Mary and the Laundromutt
Right now, Rudy the Doodle is on the grooming table. Mary is giving him the Full Groom. “Everything,” she says, snipping away at his curly, toffee colored fur with a pair of Japanese shears, which are also her favorite kind. Snip. Snip. Snip.
“Hair trimmed.” Snip. Snip.
“Combed his head.” Snip. Snip.
“Did his nails and cleaned his ears.” Snip. Snip. Snip.
Rudy’s very calm and composed and just hanging out on the Comfort Groom mechanized table. Not like the other Golden Doodle that was just here. Who is old and cranky and tends to be a biter and requires two people to hold him while Mary snip snips.
“Rudy’s a good dog,” she says.
Mary ran a printing press for 25 years. But technology was changing. Machinery was changing. “I was basically becoming a dinosaur,” she says. So, she took advantage of a government re-training program. One of the things they offered was dog grooming.
“I had no idea how hard it was going to be,” she says. “I had a vision of running through fields like, ‘Yay! We’re gonna get our hair cut!’”
In between classes, during lunch, she’d read the wanted ads in the back of dog grooming magazines. One of them kept popping up every month for Larry’s Laundromutt. Dog groomer needed in Sewickley, Pennsylvania. “I said, ‘I’m gonna go over there and talk to Larry. I didn’t know Larry was a dog! I thought I’d be talking to a man.”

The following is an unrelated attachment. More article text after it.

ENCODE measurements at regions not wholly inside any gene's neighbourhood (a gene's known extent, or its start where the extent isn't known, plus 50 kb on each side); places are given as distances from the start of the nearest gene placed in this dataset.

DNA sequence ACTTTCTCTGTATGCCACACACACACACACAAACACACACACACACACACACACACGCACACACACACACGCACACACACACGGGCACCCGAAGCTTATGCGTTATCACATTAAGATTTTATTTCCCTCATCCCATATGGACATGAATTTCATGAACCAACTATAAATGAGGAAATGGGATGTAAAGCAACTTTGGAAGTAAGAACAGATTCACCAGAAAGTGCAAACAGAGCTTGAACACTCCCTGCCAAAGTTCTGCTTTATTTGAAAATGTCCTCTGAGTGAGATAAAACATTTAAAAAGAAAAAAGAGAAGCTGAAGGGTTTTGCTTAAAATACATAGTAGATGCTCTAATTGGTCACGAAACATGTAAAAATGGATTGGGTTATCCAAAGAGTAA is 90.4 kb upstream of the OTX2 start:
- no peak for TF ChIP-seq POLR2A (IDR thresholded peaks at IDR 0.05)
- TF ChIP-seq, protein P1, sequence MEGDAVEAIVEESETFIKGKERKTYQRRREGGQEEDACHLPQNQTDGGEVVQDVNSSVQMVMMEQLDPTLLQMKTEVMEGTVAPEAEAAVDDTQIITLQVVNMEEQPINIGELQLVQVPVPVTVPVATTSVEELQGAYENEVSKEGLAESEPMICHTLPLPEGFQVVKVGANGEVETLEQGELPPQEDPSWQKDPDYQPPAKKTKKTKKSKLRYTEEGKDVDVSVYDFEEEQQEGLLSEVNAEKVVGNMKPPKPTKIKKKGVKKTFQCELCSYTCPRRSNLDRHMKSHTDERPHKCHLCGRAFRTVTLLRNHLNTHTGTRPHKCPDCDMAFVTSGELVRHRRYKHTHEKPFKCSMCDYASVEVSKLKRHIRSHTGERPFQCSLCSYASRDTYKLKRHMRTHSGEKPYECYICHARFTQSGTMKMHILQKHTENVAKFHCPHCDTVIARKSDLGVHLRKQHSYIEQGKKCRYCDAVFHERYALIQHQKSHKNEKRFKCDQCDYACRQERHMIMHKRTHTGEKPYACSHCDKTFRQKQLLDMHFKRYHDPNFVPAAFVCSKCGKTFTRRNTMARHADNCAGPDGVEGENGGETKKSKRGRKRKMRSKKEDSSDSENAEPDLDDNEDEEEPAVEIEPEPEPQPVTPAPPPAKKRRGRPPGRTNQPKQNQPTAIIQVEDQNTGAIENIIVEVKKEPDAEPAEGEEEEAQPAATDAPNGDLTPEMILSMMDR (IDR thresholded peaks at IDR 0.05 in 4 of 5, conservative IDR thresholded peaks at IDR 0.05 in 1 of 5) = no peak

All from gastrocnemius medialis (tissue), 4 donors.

She’s been here since 2010. And from time to time, Larry—a lab mix—will make an appearance while Mary’s at her station grooming dogs like Rudy the Doodle. “Come on sweetheart,” she says, lowering the table and leading him over to a crate. “Come in here and wait for your mom.”
There’s a stack of bandanas neatly folded on top; fabric she gets from Hobby Lobby and cuts herself. They’re usually themed, usually seasonal. Right now, it’s Santa and some weird, geometrical shape that she doesn’t really like and doesn’t really know why she bought. Rudy gets a Santa.
And Archie, a very quiet Shih Tzu and Bichon mix, will get a Santa bandana too, once he’s done getting his full hair cut and nail trim.
“Good boy, Archie.” Snip. Snip. Snip.
Archie is the sixth dog Mary has groomed today. Six in seven hours. Tomorrow is a longer day. Probably seven or eight dogs. Her schedule is filled with one appointment after another and then a few more. She grooms on Sundays and Mondays at the Laundromutt, and then gets behind the wheel of the Laundromutt’s mobile grooming station on Thursdays and Fridays, bringing all the snip snipping to your front door.
“It’s tiring,” she says. “And I’m not young, either. I’m 58, which is why I only work four days a week now. I used to work five.” Snipping and clipping and trimming and making the Rudys and the Archies of the world looking and smelling good again. Which can be a job. Like when one of them tangos with a skunk.
“That’s pretty bad,” she says.
And it’s really bad when people aren’t taking care of their dogs, when they don’t comb them or wipe their eyes and expect Mary to make a miracle happen with a bunch of wild, matted fur. We don’t have a magic wand back here. The owner has to do their part, too.”
On the mirror at her station is a photo of her dog, a beagle named Beauford. She has a coon hound and a Lhasa mix, too. She likes the hounds the best. They don’t require grooming. “The last thing I want to do when I get home is groom,” she says, grabbing the Andis two-speed dog clippers. She’s tried all different kinds of clippers. But keeps coming back to these.
“Someone’s here to get Rudy,” one of her co-workers announces. While someone keeps an eye on Archie, Mary puts the clippers down and retrieves the Doodle from his crate to reunite with his mom. “It’s a hard job, but I like it. I like spending the day with dogs. It’s good company.”